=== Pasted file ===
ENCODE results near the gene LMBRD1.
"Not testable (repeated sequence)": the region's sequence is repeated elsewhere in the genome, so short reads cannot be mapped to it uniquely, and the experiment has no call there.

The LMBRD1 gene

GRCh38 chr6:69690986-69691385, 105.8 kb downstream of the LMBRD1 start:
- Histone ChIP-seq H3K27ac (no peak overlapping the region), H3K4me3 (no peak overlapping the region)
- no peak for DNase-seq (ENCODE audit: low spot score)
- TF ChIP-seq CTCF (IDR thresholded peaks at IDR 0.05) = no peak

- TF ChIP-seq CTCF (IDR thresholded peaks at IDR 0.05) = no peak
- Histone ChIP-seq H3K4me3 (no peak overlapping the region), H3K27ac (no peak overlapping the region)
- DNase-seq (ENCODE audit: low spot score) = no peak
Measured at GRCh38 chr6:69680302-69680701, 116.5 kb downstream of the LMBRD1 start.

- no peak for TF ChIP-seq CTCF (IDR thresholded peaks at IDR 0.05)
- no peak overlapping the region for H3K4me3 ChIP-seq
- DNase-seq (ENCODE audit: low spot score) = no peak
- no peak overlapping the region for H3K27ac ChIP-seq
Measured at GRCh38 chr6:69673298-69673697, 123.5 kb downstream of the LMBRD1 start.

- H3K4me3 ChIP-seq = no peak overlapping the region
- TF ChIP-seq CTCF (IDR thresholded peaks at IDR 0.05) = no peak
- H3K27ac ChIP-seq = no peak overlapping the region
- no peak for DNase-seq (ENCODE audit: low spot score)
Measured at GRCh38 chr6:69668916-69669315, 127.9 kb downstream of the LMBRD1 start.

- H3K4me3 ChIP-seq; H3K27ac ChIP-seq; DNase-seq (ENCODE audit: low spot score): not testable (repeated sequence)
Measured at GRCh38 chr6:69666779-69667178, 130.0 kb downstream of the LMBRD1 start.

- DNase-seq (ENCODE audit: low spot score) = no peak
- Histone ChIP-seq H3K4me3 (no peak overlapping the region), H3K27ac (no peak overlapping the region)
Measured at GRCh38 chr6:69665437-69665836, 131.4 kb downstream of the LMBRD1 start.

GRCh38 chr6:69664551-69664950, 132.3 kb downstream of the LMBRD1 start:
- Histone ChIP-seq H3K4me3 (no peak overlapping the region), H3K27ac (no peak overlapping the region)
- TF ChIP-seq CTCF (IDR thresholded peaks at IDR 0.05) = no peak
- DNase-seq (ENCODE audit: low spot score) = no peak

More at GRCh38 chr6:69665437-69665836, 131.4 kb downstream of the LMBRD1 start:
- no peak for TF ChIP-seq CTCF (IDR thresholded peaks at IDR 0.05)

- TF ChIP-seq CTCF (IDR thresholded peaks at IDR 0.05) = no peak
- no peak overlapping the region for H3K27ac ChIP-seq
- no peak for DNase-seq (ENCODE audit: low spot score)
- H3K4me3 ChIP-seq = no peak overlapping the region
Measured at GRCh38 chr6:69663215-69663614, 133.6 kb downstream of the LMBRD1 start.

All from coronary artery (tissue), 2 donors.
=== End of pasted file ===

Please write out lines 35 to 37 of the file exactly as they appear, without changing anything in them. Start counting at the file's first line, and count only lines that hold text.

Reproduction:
- no peak for DNase-seq (ENCODE audit: low spot score)
- H3K4me3 ChIP-seq = no peak overlapping the region
Measured at GRCh38 chr6:69663215-69663614, 133.6 kb downstream of the LMBRD1 start.